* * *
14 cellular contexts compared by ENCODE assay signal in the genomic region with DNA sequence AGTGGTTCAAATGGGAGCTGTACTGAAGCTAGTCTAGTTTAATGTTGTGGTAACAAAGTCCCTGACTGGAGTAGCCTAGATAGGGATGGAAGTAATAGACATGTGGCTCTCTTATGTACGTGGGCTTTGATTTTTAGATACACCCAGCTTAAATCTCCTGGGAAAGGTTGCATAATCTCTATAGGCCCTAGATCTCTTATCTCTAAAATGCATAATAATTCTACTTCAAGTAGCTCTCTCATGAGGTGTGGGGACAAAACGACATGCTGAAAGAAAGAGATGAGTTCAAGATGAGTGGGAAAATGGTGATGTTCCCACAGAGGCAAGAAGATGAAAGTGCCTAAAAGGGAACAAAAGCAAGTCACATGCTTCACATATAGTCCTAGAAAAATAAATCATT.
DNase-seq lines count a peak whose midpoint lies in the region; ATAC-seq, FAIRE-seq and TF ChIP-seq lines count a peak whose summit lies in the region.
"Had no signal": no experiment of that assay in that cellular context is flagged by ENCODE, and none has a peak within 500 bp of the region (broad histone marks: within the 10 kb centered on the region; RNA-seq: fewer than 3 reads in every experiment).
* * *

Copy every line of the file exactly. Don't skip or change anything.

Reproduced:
14 cellular contexts compared by ENCODE assay signal in the genomic region with DNA sequence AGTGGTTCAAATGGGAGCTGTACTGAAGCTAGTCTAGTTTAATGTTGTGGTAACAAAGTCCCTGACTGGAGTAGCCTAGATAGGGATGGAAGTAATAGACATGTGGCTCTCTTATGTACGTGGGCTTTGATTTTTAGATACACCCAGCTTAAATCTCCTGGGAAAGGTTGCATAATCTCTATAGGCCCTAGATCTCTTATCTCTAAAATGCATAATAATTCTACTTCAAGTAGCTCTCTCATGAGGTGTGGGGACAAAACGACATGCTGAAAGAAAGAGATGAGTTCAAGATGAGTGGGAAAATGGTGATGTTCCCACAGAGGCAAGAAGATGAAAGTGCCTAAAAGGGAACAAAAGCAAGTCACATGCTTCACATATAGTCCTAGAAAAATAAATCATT.
DNase-seq lines count a peak whose midpoint lies in the region; ATAC-seq, FAIRE-seq and TF ChIP-seq lines count a peak whose summit lies in the region.
"Had no signal": no experiment of that assay in that cellular context is flagged by ENCODE, and none has a peak within 500 bp of the region (broad histone marks: within the 10 kb centered on the region; RNA-seq: fewer than 3 reads in every experiment).